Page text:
However as one of you rightly said, call out culture can be toxic, especially if what we are really trying to do is educate the person/people who are at fault. The system we live in is a failed system that was built on racism, xenophobia patriarchy and by extension, homophobia and transphobia. It was literally built on the backs of Black, Indegenous Persons of Colour (BIPOC). These are not just buzzwords that are thrown around by those of us with lived experiences.They are current realities that reverberate through the very thread of the system. They are the education system. One that has not only failed to open so many eyes to the truth but has also failed to educate them on how to view the world through a critical lens so they can find the truth for themselves. Those of us who the system was built to oppress (and continues to oppress) are forced to look through that critical lens and as such, the shortcomings of others are very quickly apparent.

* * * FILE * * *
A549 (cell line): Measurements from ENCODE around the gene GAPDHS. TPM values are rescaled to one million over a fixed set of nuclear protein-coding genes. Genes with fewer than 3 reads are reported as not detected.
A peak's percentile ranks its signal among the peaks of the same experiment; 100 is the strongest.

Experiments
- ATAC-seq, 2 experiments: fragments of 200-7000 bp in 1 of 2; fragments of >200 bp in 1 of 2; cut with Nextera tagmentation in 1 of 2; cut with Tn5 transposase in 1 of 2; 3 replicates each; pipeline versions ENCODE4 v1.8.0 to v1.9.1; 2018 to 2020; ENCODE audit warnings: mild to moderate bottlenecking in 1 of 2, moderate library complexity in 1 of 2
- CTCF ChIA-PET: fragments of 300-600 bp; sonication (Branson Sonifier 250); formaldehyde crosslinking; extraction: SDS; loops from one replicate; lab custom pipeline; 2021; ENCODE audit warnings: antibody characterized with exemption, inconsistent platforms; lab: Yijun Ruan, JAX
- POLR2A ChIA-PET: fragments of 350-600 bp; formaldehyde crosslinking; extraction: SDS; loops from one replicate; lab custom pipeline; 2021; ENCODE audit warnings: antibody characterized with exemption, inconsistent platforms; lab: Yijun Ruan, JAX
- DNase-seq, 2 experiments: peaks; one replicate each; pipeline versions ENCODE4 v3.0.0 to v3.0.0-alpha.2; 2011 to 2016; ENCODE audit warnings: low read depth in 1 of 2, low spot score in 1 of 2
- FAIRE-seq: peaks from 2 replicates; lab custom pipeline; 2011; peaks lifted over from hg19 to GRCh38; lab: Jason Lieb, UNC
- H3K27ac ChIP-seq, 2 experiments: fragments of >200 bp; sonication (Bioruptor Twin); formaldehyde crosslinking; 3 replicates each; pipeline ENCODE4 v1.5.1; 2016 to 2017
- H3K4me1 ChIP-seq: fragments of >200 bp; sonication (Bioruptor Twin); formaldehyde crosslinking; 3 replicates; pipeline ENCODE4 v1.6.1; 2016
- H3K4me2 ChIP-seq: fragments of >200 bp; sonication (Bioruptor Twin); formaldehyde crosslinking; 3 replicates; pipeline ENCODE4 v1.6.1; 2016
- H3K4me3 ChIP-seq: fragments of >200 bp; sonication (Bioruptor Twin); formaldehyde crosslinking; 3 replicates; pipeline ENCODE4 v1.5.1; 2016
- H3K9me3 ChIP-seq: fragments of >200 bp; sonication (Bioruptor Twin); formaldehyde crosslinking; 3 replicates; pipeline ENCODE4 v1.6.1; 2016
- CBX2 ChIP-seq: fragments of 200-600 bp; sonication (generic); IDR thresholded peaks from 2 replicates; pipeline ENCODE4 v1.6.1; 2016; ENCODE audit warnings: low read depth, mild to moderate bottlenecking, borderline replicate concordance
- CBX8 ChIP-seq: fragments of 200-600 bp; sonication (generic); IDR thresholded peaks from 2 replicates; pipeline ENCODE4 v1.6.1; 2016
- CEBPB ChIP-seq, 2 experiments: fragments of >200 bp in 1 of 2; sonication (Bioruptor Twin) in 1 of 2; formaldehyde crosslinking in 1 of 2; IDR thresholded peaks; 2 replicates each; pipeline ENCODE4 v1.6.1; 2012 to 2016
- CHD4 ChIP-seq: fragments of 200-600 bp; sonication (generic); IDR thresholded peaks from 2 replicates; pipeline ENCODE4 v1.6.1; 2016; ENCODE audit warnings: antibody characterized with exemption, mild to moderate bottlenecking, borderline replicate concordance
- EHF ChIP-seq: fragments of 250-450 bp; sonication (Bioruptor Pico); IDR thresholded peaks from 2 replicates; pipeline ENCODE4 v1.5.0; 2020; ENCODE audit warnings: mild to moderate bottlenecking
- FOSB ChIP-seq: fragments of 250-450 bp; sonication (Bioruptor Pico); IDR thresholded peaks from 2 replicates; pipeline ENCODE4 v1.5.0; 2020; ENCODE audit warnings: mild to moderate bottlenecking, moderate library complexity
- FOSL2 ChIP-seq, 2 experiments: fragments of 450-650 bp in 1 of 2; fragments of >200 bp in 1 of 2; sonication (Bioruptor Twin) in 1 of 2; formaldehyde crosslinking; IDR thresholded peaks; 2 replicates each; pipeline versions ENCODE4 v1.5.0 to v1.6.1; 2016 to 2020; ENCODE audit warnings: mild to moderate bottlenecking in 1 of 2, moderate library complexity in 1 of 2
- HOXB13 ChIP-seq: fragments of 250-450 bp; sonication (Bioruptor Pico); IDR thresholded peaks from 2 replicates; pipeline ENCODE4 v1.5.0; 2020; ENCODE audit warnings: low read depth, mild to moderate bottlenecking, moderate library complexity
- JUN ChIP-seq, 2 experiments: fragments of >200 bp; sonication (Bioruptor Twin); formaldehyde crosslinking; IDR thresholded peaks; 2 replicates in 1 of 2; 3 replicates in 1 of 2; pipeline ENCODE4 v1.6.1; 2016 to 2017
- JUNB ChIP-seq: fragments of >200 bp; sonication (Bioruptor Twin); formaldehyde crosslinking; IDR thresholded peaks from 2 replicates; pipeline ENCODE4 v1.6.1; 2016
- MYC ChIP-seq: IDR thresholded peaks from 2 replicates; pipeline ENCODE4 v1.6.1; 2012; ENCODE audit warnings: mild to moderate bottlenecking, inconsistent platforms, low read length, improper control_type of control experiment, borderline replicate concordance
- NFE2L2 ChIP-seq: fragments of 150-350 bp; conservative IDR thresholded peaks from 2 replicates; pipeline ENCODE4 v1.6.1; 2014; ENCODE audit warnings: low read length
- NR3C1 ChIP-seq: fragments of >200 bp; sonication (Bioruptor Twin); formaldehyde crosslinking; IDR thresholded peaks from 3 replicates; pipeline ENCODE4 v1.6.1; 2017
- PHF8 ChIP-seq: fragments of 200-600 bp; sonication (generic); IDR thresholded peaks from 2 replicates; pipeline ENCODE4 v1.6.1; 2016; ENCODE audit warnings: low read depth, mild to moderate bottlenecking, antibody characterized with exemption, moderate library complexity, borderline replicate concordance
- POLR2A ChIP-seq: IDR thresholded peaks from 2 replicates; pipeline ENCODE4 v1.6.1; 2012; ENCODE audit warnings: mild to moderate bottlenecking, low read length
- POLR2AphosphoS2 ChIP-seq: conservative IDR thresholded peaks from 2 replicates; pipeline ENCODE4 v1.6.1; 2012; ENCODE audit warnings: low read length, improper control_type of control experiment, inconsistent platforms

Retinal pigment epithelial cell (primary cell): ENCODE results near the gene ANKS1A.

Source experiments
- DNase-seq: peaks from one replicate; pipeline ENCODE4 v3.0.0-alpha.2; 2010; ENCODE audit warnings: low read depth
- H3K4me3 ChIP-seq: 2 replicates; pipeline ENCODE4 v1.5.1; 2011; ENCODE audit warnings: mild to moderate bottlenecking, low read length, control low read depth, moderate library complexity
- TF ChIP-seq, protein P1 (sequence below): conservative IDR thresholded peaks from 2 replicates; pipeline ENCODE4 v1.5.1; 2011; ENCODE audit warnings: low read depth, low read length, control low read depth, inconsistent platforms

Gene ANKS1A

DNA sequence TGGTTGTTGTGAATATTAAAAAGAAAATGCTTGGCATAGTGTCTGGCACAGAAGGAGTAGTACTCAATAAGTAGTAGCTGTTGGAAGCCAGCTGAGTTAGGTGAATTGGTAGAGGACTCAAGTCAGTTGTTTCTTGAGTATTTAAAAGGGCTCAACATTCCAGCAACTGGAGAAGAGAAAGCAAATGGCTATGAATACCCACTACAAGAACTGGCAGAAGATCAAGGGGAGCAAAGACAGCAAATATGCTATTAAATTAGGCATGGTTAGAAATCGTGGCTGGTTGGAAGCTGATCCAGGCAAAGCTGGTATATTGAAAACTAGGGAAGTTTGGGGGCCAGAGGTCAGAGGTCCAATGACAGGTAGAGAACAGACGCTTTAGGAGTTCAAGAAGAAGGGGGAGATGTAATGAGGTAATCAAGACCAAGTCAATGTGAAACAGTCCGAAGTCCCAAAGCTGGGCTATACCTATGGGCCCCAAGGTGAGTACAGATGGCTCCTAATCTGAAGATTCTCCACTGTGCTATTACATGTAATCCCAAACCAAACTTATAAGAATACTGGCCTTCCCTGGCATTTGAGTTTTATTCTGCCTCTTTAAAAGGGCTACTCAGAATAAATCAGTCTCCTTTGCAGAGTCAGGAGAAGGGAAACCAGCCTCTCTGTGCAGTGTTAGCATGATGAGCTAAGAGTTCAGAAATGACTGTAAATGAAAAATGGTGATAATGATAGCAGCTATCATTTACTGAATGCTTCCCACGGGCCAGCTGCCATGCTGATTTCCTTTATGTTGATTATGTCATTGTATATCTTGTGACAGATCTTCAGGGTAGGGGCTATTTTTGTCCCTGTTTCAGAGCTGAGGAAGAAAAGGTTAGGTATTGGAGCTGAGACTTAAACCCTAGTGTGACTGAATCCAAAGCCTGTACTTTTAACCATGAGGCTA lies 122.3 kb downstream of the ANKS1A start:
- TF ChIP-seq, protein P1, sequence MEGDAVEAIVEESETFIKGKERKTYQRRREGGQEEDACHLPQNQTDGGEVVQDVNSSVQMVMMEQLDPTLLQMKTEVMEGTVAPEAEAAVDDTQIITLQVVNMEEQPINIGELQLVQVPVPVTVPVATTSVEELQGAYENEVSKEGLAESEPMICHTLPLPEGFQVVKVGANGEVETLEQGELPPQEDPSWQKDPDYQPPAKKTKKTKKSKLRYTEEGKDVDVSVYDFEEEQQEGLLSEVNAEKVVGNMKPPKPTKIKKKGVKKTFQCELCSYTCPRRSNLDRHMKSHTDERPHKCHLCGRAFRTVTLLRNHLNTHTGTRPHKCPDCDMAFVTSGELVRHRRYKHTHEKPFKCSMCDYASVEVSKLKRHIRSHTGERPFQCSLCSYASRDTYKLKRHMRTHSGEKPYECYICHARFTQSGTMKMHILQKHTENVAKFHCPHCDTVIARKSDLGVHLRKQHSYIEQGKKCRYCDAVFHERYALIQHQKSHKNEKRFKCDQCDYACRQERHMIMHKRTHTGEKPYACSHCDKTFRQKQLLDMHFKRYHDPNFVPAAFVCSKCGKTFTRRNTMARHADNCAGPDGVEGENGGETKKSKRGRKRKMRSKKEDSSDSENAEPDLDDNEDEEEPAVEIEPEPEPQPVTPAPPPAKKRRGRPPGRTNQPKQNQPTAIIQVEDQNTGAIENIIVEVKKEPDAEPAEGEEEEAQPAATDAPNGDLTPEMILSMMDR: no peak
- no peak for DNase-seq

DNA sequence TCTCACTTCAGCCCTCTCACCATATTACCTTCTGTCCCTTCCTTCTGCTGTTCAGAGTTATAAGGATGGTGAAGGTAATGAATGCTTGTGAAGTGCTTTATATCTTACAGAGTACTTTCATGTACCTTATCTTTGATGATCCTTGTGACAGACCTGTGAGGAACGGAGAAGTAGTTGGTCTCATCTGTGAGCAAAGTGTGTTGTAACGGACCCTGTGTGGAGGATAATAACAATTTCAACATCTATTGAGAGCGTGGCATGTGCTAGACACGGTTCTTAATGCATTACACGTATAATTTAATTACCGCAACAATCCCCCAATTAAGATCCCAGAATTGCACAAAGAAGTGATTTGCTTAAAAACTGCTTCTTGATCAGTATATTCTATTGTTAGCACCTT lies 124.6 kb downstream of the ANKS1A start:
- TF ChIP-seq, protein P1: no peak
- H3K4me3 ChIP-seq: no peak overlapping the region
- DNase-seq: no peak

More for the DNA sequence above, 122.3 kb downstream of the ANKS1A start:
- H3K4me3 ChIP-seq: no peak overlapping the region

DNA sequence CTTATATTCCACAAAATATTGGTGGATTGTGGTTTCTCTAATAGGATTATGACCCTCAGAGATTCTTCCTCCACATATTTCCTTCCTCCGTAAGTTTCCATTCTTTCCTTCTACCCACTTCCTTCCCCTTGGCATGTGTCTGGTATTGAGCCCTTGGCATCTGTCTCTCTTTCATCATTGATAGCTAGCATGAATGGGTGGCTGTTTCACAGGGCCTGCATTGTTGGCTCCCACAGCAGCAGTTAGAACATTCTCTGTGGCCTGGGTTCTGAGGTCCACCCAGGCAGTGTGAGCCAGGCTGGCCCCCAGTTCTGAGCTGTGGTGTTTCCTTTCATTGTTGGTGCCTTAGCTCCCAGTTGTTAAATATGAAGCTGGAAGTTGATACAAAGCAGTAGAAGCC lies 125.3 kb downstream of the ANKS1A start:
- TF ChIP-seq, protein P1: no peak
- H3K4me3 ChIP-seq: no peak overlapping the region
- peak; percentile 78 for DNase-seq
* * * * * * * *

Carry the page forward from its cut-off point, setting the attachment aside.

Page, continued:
So yes, the event had a MASSIVE oversight. I don’t believe it was intentional at all. In fact, some effort was made the the organizers after it was mentioned to them. But as was pointed out, if the organizers were truly not able to find members of the community who were most affected and were able to speak (BIPOC Queer and Trans; especially Latinx folk), then we aren’t truly united in solidarity. And that is the real issue here. The system has succeeded in dividing us even though we may have something in common. Something that was supposed to be a unifying experience is dividing us even more. That being said, we need to remember that the goal of social justice is much too large for one group or a few individuals to take on. If we truly want equity in the distribution of opportunity, wealth, and privilege, it’s going to take all of us. In a UNITED front